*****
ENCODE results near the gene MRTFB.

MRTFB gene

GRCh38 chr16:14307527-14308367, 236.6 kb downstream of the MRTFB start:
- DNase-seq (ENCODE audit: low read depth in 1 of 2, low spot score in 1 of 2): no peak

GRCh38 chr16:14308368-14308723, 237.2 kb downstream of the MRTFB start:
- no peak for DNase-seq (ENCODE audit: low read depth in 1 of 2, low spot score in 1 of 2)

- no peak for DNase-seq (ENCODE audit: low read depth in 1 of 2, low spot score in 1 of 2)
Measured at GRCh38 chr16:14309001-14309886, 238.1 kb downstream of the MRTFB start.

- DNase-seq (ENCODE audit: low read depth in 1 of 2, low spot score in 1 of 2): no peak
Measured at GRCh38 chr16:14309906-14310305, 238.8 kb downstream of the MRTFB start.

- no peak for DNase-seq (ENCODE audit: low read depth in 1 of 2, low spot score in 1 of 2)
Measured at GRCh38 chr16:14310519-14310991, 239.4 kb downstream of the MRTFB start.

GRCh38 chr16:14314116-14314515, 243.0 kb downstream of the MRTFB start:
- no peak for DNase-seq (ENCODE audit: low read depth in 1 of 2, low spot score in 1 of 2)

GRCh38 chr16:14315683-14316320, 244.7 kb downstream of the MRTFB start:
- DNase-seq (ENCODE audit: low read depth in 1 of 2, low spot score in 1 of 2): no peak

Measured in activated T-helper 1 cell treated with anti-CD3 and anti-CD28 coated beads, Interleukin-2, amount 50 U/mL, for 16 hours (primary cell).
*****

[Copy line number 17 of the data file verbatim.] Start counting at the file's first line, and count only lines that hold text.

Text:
Measured in activated T-helper 1 cell treated with anti-CD3 and anti-CD28 coated beads, Interleukin-2, amount 50 U/mL, for 16 hours (primary cell).